Philosopher Thomas Nagel created a stir in the philosophical world when he took wing a couple of months ago with the release of his book Mind and Cosmos: Why Darwinian Materialism Is Almost Certainly Wrong. Now comes word that cosmologist Paul Davies, one of the most prolific writers of science books in the last twenty years, has placed himself on the rim of the nest and is flexing his wings.
An article in Science Daily discusses a recent paper Davies has written with a coworker named Sara Walker that sounds almost as if it could have been written by an Intelligent Design advocate. The article starts this way:
One of the great mysteries of life is how it began. What physical process transformed a nonliving mix of chemicals into something as complex as a living cell?Davies and Walker have come up with what they think is a partial answer:
In a nutshell, the authors shift attention from the "hardware" -- the chemical basis of life -- to the "software" -- its information content. To use a computer analogy, chemistry explains the material substance of the machine, but it won't function without a program and data. Davies and Walker suggest that the crucial distinction between non-life and life is the way that living organisms manage the information flowing through the system.In other words it's information that defines life and information processing that must be explained, but as Intelligent Design theorists have been saying now for a decade and a half, information is uniquely a characteristic of minds. If life is all about information what is the genesis of that information? Living cells are like libraries of information. They're like computer software, but the library's books and software codes are products of intelligence. You don't get Windows XP by random chance and natural forces.
"When we describe biological processes we typically use informational narratives -- cells send out signals, developmental programs are run, coded instructions are read, genomic data are transmitted between generations and so forth," Walker said. "So identifying life's origin in the way information is processed and managed can open up new avenues for research."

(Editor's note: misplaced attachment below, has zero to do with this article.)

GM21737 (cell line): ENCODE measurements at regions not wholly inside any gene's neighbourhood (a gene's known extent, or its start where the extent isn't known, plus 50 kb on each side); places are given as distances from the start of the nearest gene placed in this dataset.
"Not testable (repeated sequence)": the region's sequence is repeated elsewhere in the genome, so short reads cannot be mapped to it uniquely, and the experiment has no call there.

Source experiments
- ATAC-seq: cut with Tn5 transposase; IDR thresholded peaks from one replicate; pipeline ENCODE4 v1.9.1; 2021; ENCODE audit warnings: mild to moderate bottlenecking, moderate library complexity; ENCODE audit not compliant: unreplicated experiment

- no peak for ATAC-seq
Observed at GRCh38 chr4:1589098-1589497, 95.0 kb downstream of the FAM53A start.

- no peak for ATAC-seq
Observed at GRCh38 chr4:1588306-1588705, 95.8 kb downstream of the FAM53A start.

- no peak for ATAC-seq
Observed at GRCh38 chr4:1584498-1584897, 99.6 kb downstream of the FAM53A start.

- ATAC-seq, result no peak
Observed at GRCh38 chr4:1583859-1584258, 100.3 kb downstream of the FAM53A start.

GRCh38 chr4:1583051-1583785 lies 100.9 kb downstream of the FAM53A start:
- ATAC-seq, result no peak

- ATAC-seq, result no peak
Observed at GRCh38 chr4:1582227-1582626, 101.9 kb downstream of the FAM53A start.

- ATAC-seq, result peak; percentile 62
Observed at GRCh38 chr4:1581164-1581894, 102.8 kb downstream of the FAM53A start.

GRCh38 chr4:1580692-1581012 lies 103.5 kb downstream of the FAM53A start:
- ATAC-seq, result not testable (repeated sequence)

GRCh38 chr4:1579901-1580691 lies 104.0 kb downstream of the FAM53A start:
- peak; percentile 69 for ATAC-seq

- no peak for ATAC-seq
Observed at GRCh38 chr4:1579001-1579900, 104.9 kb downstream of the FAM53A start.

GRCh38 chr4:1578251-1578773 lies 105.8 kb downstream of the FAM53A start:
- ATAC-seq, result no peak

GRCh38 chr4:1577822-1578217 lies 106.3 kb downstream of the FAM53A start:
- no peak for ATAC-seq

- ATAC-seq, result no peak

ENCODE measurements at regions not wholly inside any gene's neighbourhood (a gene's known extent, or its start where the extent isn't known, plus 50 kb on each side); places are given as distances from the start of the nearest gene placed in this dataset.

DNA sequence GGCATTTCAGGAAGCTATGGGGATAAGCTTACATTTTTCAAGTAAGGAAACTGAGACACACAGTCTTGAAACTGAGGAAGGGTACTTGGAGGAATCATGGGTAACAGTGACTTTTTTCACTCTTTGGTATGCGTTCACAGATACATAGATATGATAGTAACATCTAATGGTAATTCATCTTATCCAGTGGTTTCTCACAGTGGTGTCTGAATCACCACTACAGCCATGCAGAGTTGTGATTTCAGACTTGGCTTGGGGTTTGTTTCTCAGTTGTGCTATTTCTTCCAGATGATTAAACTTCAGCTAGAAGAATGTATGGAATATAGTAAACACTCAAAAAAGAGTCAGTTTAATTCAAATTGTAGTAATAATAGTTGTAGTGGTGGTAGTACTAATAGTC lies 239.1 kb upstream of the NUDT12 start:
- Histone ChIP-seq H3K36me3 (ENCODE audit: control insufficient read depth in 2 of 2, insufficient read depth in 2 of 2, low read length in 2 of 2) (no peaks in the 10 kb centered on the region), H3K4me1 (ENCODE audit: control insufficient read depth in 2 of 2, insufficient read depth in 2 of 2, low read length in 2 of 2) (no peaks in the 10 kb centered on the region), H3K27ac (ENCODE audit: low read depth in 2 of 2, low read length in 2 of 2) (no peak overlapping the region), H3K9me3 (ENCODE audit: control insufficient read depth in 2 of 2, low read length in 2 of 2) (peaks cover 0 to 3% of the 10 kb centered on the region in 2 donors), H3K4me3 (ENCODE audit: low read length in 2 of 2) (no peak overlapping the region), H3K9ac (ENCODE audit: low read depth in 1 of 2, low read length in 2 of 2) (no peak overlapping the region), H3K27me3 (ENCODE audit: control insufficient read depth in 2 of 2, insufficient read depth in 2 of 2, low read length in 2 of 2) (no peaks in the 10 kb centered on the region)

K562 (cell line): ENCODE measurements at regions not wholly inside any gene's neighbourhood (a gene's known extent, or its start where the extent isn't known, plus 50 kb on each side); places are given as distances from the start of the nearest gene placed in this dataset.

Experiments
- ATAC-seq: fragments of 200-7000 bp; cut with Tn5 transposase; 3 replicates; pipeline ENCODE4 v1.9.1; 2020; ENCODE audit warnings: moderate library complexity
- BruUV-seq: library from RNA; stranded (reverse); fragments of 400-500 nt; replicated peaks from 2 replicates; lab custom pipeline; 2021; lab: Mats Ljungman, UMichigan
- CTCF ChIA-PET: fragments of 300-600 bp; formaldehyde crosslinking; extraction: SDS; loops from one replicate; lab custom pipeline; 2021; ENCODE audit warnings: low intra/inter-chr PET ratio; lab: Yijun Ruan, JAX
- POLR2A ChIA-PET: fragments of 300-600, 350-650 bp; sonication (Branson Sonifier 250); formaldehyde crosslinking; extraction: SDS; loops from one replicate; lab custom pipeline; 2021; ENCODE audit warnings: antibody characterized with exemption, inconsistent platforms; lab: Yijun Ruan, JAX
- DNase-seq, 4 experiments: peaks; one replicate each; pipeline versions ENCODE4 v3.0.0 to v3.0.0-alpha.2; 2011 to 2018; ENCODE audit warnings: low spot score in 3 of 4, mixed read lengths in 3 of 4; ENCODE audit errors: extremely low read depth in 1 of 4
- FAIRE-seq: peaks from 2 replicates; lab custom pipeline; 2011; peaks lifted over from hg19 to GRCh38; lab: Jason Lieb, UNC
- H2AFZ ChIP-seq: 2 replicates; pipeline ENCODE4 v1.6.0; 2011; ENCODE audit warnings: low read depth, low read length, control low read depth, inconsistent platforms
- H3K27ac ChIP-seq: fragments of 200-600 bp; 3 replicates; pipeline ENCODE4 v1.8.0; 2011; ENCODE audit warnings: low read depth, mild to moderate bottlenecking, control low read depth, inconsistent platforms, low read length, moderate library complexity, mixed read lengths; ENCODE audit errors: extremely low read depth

"We propose that the transition from non-life to life is unique and definable," added Davies. "We suggest that life may be characterized by its distinctive and active use of information, thus providing a road map to identify rigorous criteria for the emergence of life. This is in sharp contrast to a century of thought in which the transition to life has been cast as a problem of chemistry, with the goal of identifying a plausible reaction pathway from chemical mixtures to a living entity."
The article continues:
"To a physicist or chemist life seems like 'magic matter,'" Davies explained. "It behaves in extraordinary ways that are unmatched in any other complex physical or chemical system. Such lifelike properties include autonomy, adaptability and goal-oriented behavior -- the ability to harness chemical reactions to enact a pre-programmed agenda, rather than being a slave to those reactions.""Magic matter?" One might think that Davies has taken wing, but he's not ready to leave the materialist nest just yet. He still thinks that there's some purely physicalist explanation for the amazing amount and functionality of information in the cell, at least he says he does. Perhaps, he's at the stage of the fledgling which knows that leaving the nest is inevitable, but it clings to the security the nest represents as long as possible. After all, there's a tremendous professional price to pay when one becomes a full-fledged heretic.